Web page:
Monday, July 24, 2017

Mens sana in corpore sano

The only road to a life of peace is virtue

Rudolf Steiner:
We need teachers who are able to educate children on the basis of a conception of the world that understands the true being of man. This was the thought underlying the Course I gave to the teachers when the Waldorf School at Stuttgart was founded. All the principles of the art of education as expounded in that Course strive in the direction of making men and women out of the children who are being educated — men and women in whom lungs, liver, heart, stomach, will be healthy in later life because, in childhood, they were helped to develop their life-functions in the right way, because, in effect, the soul worked in the right way.

This conception of the world will never give a materialistic interpretation of the old saying, Mens sana in corpore sano. Interpreted in the materialistic sense this means: If the body is healthy, if it has been made healthy by all kinds of physical methods, then it will of itself be the bearer of a healthy soul. Now this is pure nonsense. The only real meaning of the phrase is this: a healthy body bears witness to the fact that the force of healthy soul has built it up, moulded it, made it healthy. A healthy body proves that a healthy soul has worked within it. That is the right interpretation of the phrase — and only in this sense can it be a principle of true hygiene.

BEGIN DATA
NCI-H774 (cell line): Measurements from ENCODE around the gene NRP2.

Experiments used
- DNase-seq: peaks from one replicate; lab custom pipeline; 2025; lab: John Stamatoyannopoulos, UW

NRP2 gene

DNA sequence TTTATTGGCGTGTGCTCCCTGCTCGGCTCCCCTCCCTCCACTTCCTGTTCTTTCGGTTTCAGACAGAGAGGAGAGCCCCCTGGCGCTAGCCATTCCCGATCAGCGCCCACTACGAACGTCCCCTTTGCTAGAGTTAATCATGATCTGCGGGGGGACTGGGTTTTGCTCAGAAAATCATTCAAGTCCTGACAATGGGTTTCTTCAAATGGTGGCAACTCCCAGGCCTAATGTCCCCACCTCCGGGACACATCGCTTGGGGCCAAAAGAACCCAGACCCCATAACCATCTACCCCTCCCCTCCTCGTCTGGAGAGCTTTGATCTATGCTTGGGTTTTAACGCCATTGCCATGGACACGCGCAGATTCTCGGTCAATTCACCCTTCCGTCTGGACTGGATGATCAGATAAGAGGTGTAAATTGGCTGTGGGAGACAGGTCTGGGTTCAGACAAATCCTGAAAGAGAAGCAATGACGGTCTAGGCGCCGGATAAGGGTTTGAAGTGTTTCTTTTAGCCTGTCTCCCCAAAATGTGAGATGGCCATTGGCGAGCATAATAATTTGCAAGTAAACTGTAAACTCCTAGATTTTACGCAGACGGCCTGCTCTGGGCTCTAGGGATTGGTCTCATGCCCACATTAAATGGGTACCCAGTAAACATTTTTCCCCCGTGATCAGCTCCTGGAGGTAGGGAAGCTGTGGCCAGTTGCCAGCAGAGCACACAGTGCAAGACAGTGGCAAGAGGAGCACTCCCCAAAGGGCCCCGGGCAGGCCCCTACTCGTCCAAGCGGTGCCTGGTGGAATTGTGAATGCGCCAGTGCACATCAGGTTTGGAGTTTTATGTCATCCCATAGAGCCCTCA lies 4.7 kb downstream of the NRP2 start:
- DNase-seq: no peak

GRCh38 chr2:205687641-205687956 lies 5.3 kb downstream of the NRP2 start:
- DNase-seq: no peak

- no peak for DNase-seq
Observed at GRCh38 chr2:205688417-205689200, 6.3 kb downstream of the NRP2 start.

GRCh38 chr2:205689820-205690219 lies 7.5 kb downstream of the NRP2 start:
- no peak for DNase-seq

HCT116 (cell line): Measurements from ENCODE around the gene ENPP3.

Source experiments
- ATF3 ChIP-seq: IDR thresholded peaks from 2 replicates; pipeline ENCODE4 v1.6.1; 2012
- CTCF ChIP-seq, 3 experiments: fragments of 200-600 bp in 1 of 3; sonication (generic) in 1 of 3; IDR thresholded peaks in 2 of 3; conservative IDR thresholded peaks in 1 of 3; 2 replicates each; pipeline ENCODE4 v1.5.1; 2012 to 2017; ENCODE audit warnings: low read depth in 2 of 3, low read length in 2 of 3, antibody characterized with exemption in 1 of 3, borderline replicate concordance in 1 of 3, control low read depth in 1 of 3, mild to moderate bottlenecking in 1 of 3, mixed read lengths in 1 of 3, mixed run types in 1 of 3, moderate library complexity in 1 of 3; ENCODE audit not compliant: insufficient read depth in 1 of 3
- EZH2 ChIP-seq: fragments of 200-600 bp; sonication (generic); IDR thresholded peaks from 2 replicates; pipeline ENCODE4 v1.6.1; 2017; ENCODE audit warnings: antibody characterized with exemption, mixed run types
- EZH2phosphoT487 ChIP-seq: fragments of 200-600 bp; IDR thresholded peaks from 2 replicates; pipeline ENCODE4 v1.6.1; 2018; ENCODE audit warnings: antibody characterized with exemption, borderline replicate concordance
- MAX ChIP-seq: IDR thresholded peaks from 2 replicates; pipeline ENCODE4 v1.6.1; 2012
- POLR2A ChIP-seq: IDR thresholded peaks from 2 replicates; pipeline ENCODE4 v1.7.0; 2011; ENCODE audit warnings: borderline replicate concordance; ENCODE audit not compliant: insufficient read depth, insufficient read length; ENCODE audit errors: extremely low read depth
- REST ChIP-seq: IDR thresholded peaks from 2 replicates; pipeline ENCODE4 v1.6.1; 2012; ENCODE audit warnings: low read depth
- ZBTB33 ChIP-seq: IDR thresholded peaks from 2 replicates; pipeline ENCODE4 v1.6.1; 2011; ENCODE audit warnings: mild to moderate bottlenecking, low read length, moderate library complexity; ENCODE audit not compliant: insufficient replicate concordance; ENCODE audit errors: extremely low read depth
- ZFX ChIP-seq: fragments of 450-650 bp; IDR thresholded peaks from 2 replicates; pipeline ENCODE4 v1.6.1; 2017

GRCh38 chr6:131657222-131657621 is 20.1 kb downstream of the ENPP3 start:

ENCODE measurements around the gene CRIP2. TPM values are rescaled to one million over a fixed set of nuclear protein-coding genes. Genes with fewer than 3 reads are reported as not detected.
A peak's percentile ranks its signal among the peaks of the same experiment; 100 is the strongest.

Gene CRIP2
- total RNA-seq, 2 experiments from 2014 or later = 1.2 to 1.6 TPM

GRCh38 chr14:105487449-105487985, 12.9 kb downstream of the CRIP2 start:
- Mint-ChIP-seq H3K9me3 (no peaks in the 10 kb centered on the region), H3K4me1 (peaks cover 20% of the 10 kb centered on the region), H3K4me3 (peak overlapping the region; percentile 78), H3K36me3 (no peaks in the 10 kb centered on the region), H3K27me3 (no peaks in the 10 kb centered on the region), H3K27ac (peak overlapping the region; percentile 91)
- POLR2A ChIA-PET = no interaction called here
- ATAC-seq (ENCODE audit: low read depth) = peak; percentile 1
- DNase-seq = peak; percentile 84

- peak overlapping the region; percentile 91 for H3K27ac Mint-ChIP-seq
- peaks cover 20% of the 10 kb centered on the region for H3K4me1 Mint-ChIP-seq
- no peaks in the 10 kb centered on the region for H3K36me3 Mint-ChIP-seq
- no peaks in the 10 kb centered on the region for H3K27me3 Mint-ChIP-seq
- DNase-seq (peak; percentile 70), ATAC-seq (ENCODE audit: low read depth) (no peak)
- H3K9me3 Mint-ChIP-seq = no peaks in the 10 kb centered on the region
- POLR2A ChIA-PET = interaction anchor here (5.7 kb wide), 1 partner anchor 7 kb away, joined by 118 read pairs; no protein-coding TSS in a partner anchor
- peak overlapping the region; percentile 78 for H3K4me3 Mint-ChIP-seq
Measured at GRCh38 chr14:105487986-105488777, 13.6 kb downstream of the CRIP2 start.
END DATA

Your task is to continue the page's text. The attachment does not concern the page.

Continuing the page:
"Mens sana in corpore sano": The phrase comes from Satire X of the Roman poet Juvenal (10.356). It is the first in a list of what is desirable in life:
English translation:
You should pray for a healthy mind in a healthy body.
Ask for a stout heart that has no fear of death,
and deems length of days the least of Nature's gifts;
that can endure any kind of toil;
that knows neither wrath nor desire and thinks
the woes and hard labors of Hercules better than
the loves and banquets and downy cushions of Sardanapalus.
What I commend to you, you can give to yourself;
For assuredly, the only road to a life of peace is virtue.

In the original Latin:

orandum est ut sit mens sana in corpore sano.
fortem posce animum mortis terrore carentem,
qui spatium vitae extremum inter munera ponat
naturae, qui ferre queat quoscumque labores,
nesciat irasci, cupiat nihil et potiores
Herculis aerumnas credat saevosque labores
et venere et cenis et pluma Sardanapalli.
monstro quod ipse tibi possis dare; semita certe
tranquillae per virtutem patet unica vitae.


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